Once again, beneath the headlines, economic data released Tuesday point to inflation and other risks in the economy.
Personal spending rose 0.8% in June. This would be reason to cheer if spending hadn't risen at a faster pace than personal income, which rose 0.5%. That takes the personal savings rate to 0%, the lowest level since October 2001, when a spending binge left it at negative 0.2%.
We could get there again given that strong auto sales, boosted by slashed prices, continued through July. Already Tuesday,
said its overall July sales rose 29% from a year ago, while
U.S. car and light truck tally was up 32%.
Why does high spending matter? For one thing, it hints at no improvement in the current account and trade deficits, which is bearish for the dollar and therefore for inflation down the line.
It also raises the risk that if the consumer slows down, the drop in spending may be even more painful, says Drew Matus, economist at Lehman Brothers.
"It could be that people are spending ahead of expectations that income growth will pick up," he says.
So far, that's not happening. Wages and salaries rose only 0.2% in June. Of course, the income and spending data are not taking into account home-equity wealth. The boost to consumer confidence from ever-rising home prices can hardly be overstated at this point (both new- and existing-home sales reached record highs in June).
The risks to consumption and the economy can't be overstated going forward. "If the housing market slows, it will have a much bigger impact on the U.S. consumer
than other factors," says Lehman's Matus.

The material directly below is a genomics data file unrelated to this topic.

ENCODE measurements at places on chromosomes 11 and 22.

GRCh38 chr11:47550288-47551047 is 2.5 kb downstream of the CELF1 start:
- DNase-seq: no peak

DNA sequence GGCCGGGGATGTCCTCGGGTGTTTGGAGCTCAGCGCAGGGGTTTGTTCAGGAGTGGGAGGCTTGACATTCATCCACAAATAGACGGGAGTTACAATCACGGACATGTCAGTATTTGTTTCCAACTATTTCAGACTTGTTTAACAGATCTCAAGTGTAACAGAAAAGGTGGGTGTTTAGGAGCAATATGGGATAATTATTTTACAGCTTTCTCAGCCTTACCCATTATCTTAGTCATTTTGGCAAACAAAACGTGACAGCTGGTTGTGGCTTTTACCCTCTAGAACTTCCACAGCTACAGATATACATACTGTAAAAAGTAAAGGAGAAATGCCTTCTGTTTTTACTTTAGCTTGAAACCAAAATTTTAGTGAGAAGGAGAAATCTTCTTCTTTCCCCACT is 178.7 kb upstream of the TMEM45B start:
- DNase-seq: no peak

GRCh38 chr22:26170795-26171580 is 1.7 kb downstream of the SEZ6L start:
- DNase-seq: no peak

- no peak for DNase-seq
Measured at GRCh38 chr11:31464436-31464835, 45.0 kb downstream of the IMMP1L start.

The rise in the yield of the 10-year Treasury bond, used to benchmark mortgage rates, should eventually provide, at the very least, a cooling in the red-hot housing market. Bonds have been falling and yields rising since early July, with the market now pricing in that the
will lift short-term rates to at least 4% by year-end.
Inflation indications in Tuesday's personal income/spending data also point that way. The core personal consumption expenditures price index -- the Fed's favorite measure of inflation -- was flat in June. But more importantly, the core PCE is up 1.9% on a year-over-year basis, due to revisions of previous income data going back to 2002. That's near the top of the 1%-2% range where the Fed likes it to be.
"The bottom line for the Fed is that the revised income and inflation figures show the economy has more resiliency and a bit more inflation than previously thought," says Mark Vitner, senior economist at Wachovia, in a research note.
The data leave little doubt that more rate hikes are on the way, underpinning rising market expectations that the Fed may continue tightening into next year.
The bond market also reached that conclusion, with the 10-year dipping 5/32 while its yield rose to 4.33%.
Stocks, meanwhile, continued to rise as oil prices fells, and with the bullish economic data fueling buying interest. The
Dow Jones Industrial Average
was recently up 64 points, or 0.6%, at 10,687, and the
was up 7 points, or 0.6%, to 1243. The
was 19 points, or 0.8% higher, to 2214.
The stocks of homebuilders, which have been underperforming the S&P since last week, dropped again as bond yields rose. The Philadelphia housing index was recently down 0.3%.
With weakness in this key interest rate-sensitive sector, the consumer may not have that many more sunny days ahead.
In keeping with TSC's editorial policy, Godt doesn't own or short individual stocks. He also doesn't invest in hedge funds or other private investment partnerships. He appreciates your feedback;
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